The opinion of the court was delivered by: CARTER
This matter was referred to Magistrate Judge Michael Dolinger for consideration of plaintiff's motion to strike defendants' affirmative defenses of limited liability and, in the alternative, for partial summary judgment dismissing said affirmative defenses. Defendants have filed a cross-motion for partial summary judgment on the same question of whether they are entitled to assert limited liability as an affirmative defense. In his report, the magistrate judge recommended that the court grant defendants' motion for partial summary judgment, to the extent of determining that defendants' shipping waybills complied with Article 8 of the Warsaw Convention. Plaintiff has filed written objections to the magistrate's proposed findings pursuant to Rule 72, F.R. Civ. P, requiring the court to give the matter de novo consideration. Only these objections are before the court. For the reasons given below, the court adopts the findings of the magistrate.
In 1988, GE and Circle entered into a Corporate Transportation Agreement, under which Circle was to serve as GE's international air freight carrier. The agreement, which topped off a longstanding, twenty year commercial relationship between the two companies, was renewed for a second, three-year term in 1990. In November of 1991, GE arranged with Circle, pursuant to its transportation contract, to have a certain body of minehunting sonar equipment shipped from John F. Kennedy ("JFK") International Airport in New York to its buyer, Plessey Naval Systems, Ltd., in England. On GE's instructions, (Circle's Notice of Mot. for Summ. J., Ex. 9, Tichenor Dep. 76-77), Circle in turn contracted with KLM to transport the equipment from JFK to Heathrow Airport in London. A Circle employee executed the air waybill for its transaction with GE at Circle's office, located at 1 Johnson Road, Lawrence, New York. This waybill listed Circle's name as "the issuing carrier" and its Lawrence address and included the scheduled date of departure, KLM's name as the airline responsible for transporting the shipment, and two flight numbers marking the cargo's two-stage route from New York to Amsterdam and then to London. The waybill also included two additional addresses, one indicating Circle's corporate headquarters and the other indicating its mailing address.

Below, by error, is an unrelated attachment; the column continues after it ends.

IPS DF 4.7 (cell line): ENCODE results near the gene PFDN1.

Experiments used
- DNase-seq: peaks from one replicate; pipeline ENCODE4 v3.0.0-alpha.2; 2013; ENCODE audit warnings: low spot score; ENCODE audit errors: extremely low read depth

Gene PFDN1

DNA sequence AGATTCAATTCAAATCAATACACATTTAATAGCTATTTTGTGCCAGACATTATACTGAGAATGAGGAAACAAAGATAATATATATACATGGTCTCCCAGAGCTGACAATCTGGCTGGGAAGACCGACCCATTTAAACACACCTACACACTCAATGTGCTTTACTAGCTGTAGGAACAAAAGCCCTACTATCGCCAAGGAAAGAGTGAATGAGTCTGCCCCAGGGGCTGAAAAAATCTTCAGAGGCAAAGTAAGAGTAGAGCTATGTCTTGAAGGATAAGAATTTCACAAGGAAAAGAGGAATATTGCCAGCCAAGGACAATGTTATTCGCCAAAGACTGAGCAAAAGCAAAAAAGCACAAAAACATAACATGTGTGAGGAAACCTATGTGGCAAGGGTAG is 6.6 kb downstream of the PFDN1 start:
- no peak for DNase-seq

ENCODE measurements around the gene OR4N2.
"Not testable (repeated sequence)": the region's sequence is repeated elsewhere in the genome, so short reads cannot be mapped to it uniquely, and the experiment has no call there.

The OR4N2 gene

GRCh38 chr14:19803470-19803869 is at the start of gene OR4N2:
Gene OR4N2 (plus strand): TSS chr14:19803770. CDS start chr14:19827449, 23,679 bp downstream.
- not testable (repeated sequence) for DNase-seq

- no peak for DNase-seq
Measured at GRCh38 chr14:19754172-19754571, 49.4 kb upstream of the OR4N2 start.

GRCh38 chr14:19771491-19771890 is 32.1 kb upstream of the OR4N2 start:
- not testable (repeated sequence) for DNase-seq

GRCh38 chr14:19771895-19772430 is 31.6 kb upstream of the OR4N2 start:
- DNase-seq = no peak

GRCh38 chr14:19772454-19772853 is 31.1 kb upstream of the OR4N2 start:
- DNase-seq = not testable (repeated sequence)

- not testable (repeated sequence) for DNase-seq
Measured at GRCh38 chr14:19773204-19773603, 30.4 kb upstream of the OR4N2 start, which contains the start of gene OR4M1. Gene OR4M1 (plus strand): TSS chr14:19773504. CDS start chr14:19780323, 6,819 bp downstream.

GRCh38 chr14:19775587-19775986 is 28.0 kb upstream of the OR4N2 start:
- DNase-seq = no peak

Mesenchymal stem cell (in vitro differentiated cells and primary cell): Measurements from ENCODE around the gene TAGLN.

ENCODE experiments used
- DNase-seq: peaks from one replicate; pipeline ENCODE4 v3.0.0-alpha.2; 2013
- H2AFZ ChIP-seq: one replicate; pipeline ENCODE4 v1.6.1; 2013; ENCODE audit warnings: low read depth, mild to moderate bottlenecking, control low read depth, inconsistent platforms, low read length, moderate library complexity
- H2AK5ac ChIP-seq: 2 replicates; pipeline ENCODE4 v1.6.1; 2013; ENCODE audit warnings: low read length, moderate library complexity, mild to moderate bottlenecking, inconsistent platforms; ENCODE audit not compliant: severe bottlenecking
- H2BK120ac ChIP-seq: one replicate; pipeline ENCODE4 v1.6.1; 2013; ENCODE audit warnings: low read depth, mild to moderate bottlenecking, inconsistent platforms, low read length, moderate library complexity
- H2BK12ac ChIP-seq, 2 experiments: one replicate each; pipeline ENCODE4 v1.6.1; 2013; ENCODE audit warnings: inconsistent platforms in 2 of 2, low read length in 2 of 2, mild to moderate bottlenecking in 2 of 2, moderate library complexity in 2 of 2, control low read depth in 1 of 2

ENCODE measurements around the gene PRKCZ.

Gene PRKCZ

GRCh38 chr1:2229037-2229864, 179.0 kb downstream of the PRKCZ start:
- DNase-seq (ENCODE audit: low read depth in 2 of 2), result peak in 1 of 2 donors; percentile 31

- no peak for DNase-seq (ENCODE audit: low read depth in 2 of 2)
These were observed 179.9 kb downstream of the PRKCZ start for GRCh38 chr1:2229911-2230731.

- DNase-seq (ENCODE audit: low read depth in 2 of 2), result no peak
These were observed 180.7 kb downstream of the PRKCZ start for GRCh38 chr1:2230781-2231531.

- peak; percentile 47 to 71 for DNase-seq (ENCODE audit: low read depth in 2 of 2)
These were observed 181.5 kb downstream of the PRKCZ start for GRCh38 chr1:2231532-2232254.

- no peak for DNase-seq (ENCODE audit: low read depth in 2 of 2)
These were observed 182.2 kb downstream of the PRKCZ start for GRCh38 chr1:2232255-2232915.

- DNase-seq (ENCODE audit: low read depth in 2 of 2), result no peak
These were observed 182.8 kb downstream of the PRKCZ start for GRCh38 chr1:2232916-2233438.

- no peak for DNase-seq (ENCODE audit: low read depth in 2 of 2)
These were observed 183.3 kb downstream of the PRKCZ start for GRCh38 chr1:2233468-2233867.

GE independently arranged with a separate company, Roberts Express, to have the cargo that is the subject of this dispute delivered from GE's storage facility in New York directly to KLM at JFK. (See Pl.'s Notice of Mot., Ex. G., Roberts Express waybill) This cargo was consolidated with another GE shipment under a master waybill, which had been supplied by KLM and prepared by another Circle employee. (Pl.'s Notice of Mot., Peterson Dep. at 26-27, 30.) The KLM waybill included all the necessary particulars except for certain items under Articles 8(h) and (i) of the Convention which were overlooked. Pursuant to Circle's agreement with GE, the consolidated shipment was flown aboard KLM to Schiphol Airport in Amsterdam where it was transported to Heathrow. (Circle's Notice of Mot. for Summ. J., Ex. 4, McCann Dep. [hereinafter McCann Dep.] at 42.) Apparently, both stages of the shipment occurred on dates different from the ones scheduled on Circle's waybill. At Heathrow, the cargo was damaged when it fell while being unloaded into KLM's warehouse.
A. Circle's Compliance with Articles 8(a), (c), and (e)
Plaintiff principally asserts that the Circle waybill omitted essential items under Articles 8(a), (c), and (e), respectively requiring the waybill to "contain . . . the place and date of its execution; . . . the agreed stopping places . . . [and]; the name and address of the first carrier . . . ." The court considers the adequacy of the waybill with respect to each of these items in turn.
Article 8(a) of the Warsaw Convention requires the waybill to contain the "place and date of its execution." Id., Art. 8(a). It is not disputed that the date of Circle's transaction with GE was properly included on the waybill. (See Pl.'s Objections to Report and Recommendation [hereinafter Pl.'s Objections] at 9, 17.) What plaintiff contests is the ambiguity as to which of the three Circle addresses mentioned on the face of the waybill was the actual place of execution.
The court finds that the waybill conveys the information required under 8(a). The waybill's place of execution is clearly indicated by the appearance of the Lawrence address in the box marked "name and address of issuing carrier/agent." The fact that it is not literally identified as the "place of execution" or that the waybill contains ...